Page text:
How AI and 3D technologies are transforming rail safety

Global demand for rail travel is growing rapidly; passenger and freight traffic is expected double globally by 2050. As rail ridership increases, the promise of safer and more efficient rail infrastructure is critical and must be actively pursued by rail operators.

However, rail safety presents a multitude of unique challenges. There are innumerable vulnerabilities associated with rail infrastructure due to its complex nature and vast geographical area. Rail operators regularly face an array of hazards ranging from trespassing to theft, dangerous weather conditions and more. Despite a drop in ridership in 2020 due to the pandemic, there were still 783 rail-related deaths and more than 5,400 injured in the United States.

Several emerging technologies are revolutionizing railway safety and improving the efficiency of operations. Two of them in particular – 3D mapping technologies and artificial intelligence (AI) – have a significant impact on the ability to reduce disruption and protect rail assets, staff and passengers.

Regarding the former, 3D mapping technologies can be broken down into hardware and software components, both of which play a vital role in protecting rail infrastructure. By creating a complete, up-to-date, and easy-to-understand map, human operators can more quickly predict and detect potential security threats, and then make the most informed decisions about what to do next.

Of the mapping hardware components, LiDAR (Light Detection and Ranging) is perhaps the most important for rail. In short, LiDAR sensors use lasers to quickly scan and identify physical changes in the rail environment in high value areas, perimeters and areas, such as tunnels and rolling stock. LiDAR technology is able to assess an environment significantly faster than a rail operator could do manually. And the sooner a problem is identified, the faster an appropriate response can be made before an event like a service outage, or something more catastrophic, like a collision or derailment.

When LiDAR scans tracks, assets and the surrounding landscape, it collects so much precise and accurate information that it is possible for rail operators to create 3D digital maps. The most complete versions of these 3D maps are what are commonly referred to as digital twins, a realistic recreation of a real environment.

Digital twins are a fantastic tool for security personnel to monitor and predict the complex interactions of a railway environment and plan appropriate responses to potential incidents. Digital twins can be used to model not only infrastructure, but also moving assets (eg, trains themselves) and passenger movements. The predictive capabilities of a digital twin allow rail operators to be proactive in preventing potentially dangerous incidents before they occur.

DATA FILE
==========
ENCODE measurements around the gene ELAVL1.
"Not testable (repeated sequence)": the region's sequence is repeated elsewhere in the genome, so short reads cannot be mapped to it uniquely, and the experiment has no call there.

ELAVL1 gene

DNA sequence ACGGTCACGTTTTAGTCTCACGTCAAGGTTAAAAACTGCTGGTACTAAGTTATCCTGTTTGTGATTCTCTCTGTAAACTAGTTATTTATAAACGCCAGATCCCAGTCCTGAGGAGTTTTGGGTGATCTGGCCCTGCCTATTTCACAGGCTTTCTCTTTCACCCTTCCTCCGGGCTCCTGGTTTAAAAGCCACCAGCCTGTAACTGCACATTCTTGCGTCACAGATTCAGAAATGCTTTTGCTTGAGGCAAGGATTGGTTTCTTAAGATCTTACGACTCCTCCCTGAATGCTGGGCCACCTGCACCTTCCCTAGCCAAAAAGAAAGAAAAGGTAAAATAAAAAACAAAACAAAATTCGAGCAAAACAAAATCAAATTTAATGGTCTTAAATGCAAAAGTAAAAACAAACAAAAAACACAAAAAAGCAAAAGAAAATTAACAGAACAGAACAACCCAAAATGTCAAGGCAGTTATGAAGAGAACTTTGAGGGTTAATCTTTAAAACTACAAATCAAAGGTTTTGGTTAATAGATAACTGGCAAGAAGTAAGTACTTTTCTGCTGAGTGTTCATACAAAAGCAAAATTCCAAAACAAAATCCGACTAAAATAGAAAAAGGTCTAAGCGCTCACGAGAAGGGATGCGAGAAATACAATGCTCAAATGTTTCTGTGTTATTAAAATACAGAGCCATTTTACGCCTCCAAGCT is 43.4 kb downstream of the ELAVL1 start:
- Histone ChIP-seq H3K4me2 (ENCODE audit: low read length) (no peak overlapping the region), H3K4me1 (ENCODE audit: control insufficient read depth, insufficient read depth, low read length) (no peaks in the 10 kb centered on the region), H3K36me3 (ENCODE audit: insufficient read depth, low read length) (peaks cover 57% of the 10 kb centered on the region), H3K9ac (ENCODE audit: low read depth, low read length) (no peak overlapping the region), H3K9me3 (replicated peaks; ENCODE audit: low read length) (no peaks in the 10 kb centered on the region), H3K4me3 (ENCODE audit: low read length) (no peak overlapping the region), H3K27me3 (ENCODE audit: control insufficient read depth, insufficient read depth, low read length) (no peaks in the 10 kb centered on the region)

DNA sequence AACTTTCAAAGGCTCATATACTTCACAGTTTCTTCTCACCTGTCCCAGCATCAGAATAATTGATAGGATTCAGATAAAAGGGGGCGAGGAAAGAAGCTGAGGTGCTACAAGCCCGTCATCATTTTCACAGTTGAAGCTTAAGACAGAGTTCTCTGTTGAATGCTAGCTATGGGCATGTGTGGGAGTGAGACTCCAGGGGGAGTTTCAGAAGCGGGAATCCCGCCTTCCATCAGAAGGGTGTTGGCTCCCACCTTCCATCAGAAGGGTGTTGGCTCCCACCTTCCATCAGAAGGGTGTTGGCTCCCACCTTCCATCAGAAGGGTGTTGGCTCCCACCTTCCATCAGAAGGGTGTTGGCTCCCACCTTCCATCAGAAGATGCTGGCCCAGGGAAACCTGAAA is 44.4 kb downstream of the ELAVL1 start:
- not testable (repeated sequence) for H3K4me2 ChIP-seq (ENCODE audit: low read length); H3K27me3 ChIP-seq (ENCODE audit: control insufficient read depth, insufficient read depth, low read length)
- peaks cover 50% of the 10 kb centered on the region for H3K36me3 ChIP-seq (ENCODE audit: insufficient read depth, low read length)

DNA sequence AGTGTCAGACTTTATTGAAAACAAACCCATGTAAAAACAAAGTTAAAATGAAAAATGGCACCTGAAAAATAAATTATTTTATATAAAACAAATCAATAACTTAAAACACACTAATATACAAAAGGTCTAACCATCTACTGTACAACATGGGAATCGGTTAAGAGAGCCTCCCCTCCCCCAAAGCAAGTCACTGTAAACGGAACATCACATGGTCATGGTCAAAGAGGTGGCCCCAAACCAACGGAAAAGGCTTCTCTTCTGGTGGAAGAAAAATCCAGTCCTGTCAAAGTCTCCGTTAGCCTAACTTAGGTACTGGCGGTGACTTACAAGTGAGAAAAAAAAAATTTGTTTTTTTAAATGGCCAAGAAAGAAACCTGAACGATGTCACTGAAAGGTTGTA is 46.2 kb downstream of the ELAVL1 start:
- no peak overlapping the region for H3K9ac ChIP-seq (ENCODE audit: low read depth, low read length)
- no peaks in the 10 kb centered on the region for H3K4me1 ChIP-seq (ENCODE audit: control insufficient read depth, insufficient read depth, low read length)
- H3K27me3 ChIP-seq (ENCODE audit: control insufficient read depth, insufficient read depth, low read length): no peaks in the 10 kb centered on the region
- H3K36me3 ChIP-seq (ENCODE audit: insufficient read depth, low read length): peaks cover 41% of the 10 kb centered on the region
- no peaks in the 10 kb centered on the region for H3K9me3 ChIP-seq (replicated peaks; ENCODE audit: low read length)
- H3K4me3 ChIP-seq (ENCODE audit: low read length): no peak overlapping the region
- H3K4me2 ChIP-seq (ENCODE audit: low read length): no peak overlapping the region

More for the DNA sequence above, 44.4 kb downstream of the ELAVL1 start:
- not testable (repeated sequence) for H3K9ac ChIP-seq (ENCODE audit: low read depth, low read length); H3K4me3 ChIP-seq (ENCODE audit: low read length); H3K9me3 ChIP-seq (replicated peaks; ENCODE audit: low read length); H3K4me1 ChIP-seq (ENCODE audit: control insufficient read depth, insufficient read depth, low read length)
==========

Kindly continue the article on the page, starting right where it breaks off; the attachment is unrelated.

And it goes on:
Yet, while 3D mapping technology is an incredible resource, generating this type of map requires massive amounts of data that must be integrated and analyzed efficiently. Placing this burden on human operators alone becomes very difficult, but the process can be made more efficient by using AI. The AI ​​can quickly render digital twins as well as flag areas where an operator might need to investigate further.

Additionally, the AI ​​filters out incidents that can be detected by LiDAR sensors but do not necessarily need to be investigated by train operators. For example, railway environments are prone to many false positives, such as wildlife crossing the track versus human intruders. This allows human personnel to focus on potentially serious incidents.

Richer insights from 3D and AI technologies can also be integrated with other security and surveillance software and regional collaboration channels. This helps reduce false positives, enables coordinated responses in real time, minimizes network disruptions and risks, and ensures passenger and cargo safety.

Artificial intelligence and 3D technology complement each other to ensure a safer and more efficient railway infrastructure. They are synergistic in that AI can analyze huge amounts of data and quickly render 3D maps, and 3D maps make AI information more accessible to humans. When these emerging technologies are implemented, they can significantly reduce the dangerous and costly disruptions that can occur in the complex railway environment. Conclusion: As railway infrastructure evolves into the digital world, railway safety improves.

Melvin Z. Madore